Well, after months of preparation, I just had my first classes.
I wasn’t worried, they were seven-year olds after all, but it turns out that seven year olds (maybe any elementary school age?) are like cats. They are harmless when there’s one of them, but a mob of them is surprisingly terrifying.
Within two feet of the classroom of my first class I was literally swarmed by miniature people. They were all shouting (I think it was just enthusiasm) in Japanese and waving their arms at me. I fought my way into the classroom where I was swiftly backed up against the blackboard by eager beavers. It took the teacher’s intervention to get kids into seats and peel me off the blackboard.
Naturally I had some technical problems. No, there is not a computer in this classroom. No, we cannot plug your mac into the screen. Yes, there is a spare PC laptop you can use today. No, we will not explain why we are turning it off then on again repeatedly while you are waiting to use it.
Finally hooked up and ready to go, we began class with the hello song.
“Hello, hello, hello how are you? I’m fine, I’m fine, I’m fine how are you?” Repeat.
Then we talked about the weather. Keeping in mind that we are a few hours from being slammed by typhoon 12 and it’s about 30 degrees and 99% humidity, I had some funny answers.
“What’s the weather like today? Is it sunny?“
“Really? Oh, okay. Is it rainy?”
“Right! Is it cold?”
Good. Okay, full points for enthusiasm.
Then I hung a New Zealand flag on the blackboard. As I unfolded it, the kids yelled out suggestions.
When I kept shaking my head they ran out of countries. Clearly the foreigner at the front was making up an imaginary country…
My PowerPoint went really well (except for the bit in the middle where the computer died) and the kids were super excited.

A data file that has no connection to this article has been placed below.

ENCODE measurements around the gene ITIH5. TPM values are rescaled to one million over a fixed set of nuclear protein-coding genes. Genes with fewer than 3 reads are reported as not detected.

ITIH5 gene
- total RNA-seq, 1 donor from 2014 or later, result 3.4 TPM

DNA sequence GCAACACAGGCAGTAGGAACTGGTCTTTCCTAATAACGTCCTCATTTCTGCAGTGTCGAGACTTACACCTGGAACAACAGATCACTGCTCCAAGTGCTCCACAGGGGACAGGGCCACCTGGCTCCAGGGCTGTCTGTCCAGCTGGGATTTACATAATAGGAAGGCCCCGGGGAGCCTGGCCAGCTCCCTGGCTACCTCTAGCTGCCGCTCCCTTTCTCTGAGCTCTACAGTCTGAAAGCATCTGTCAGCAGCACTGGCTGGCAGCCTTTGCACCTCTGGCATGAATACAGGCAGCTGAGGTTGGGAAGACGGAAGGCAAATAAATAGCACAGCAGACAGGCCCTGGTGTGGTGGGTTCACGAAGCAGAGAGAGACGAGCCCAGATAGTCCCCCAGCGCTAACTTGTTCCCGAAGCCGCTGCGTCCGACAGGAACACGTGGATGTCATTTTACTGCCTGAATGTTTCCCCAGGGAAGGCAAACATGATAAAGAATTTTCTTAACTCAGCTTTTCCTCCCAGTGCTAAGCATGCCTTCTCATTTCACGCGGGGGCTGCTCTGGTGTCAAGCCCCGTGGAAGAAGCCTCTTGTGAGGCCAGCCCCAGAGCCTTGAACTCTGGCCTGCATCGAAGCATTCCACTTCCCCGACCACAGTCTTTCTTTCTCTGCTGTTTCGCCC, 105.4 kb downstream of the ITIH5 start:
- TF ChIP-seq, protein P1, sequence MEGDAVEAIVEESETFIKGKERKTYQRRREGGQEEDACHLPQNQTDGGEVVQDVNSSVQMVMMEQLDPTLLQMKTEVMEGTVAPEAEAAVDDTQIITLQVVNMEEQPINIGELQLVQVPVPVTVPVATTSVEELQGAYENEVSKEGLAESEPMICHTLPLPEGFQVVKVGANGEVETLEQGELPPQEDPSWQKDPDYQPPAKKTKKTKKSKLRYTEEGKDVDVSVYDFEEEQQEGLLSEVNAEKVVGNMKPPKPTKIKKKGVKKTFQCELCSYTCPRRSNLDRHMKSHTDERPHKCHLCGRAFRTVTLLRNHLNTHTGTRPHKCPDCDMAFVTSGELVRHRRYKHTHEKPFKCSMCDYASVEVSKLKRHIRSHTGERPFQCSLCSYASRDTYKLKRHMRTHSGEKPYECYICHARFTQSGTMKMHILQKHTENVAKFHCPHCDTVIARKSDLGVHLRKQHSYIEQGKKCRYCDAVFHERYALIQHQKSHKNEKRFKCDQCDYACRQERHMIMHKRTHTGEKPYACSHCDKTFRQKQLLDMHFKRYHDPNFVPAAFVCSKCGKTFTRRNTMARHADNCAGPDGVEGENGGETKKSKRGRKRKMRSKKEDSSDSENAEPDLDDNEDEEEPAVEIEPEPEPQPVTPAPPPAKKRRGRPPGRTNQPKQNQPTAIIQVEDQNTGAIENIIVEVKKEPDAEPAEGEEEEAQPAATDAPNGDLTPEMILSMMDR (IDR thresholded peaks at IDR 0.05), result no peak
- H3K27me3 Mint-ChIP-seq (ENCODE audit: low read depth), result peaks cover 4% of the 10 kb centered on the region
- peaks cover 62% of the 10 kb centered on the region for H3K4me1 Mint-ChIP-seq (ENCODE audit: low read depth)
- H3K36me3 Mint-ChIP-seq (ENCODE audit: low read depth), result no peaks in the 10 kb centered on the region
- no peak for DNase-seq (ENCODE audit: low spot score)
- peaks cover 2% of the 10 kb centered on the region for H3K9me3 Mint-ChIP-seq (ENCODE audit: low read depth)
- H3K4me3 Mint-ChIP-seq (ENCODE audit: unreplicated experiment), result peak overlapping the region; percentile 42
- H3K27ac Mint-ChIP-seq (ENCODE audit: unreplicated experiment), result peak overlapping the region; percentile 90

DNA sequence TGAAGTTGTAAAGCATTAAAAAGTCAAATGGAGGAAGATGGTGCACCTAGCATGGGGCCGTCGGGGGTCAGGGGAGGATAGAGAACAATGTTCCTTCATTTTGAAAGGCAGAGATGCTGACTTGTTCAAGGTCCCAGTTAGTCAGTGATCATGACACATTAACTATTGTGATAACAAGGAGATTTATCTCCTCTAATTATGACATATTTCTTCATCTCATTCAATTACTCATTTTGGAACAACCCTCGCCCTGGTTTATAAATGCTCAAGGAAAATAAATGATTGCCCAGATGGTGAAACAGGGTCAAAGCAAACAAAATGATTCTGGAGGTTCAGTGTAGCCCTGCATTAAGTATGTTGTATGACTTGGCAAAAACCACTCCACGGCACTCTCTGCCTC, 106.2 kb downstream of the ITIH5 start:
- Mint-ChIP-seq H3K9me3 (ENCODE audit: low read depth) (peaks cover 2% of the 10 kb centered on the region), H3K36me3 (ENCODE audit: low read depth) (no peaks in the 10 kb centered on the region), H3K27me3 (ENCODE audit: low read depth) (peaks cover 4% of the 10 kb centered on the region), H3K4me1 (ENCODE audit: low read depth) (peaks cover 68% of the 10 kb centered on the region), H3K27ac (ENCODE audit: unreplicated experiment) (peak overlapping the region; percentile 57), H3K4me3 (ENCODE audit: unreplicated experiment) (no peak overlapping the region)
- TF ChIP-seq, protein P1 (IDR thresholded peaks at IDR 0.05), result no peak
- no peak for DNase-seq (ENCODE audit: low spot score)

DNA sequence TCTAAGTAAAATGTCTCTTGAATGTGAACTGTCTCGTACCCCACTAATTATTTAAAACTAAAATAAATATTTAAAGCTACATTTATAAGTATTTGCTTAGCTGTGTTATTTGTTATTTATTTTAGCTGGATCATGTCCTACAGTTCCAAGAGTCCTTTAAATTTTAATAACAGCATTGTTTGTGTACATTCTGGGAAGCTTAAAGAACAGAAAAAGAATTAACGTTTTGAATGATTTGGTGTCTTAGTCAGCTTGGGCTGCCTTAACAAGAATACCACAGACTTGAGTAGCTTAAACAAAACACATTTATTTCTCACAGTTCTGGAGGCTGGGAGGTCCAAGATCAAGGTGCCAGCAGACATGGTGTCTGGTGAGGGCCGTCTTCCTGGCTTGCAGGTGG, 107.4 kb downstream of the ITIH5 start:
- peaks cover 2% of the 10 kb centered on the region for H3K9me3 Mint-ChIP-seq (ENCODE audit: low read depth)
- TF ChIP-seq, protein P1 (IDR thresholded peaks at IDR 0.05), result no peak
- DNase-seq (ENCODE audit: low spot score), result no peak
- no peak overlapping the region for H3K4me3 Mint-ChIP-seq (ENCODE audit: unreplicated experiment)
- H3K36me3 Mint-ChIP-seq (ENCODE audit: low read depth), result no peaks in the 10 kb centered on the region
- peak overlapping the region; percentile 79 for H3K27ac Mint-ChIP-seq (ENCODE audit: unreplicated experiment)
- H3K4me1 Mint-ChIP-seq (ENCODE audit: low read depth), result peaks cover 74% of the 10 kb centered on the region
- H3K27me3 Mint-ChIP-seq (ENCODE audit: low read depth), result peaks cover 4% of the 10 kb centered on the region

They were particularly excited about the slides with the sheep, the bungy jumping, the money, the Santa wearing shorts and, for some reason, the plain white slide with the word ‘Hello!’
Then we played the game where I toss a soft toy kiwi at/ to a kid and when they catch it they have to say their name. I gave up trying to repeat their names, but I think they had fun.
And then, my favourite bit. Q&A.
The most amusing questions were:
“Do you have a boyfriend?”
“Are you married?” (Yes, this came shortly after the boyfriend question.)
“What’s your favourite vegetable?”
“What’s your favourite fruit?” (These two were asked in all three classes)
“What is your boyfriend’s name?” (These kids were preoccupied.)
“What country do you come from?” (I had just given a ten minute presentation on New Zealand, but that’s cool.)
“What’s your favourite shape?”
“What’s your favourite thing?”
I managed to come up with answers to most of them.
Yes, I have eleven. No, my boyfriends keep me busy. Carrots. Mangos. Frankenstein. New Zealand. Stars. Showers.
Yeah, I panicked on the last one.
We end classes (which are mercifully short at this grade) with the goodbye song.
“Goodbye, goodbye, goodbye to you. Goodbye, goodbye, I’ll see you again.” Repeat.
I had the best time today. All the classes, even the “noisiest class in second grade”, were full of kids who were unbelievably excited by my mere presence. I don’t remember ever being that full of enthusiasm for any foreigner who walked into my J2 class.
Japanese elementary school kids are awesome. They are, to use a Japanese phrase, ‘cho genki’. The fear is slowly receding, and I’m actually kind of excited about hanging out with kids. And yes, I will deny I ever said that.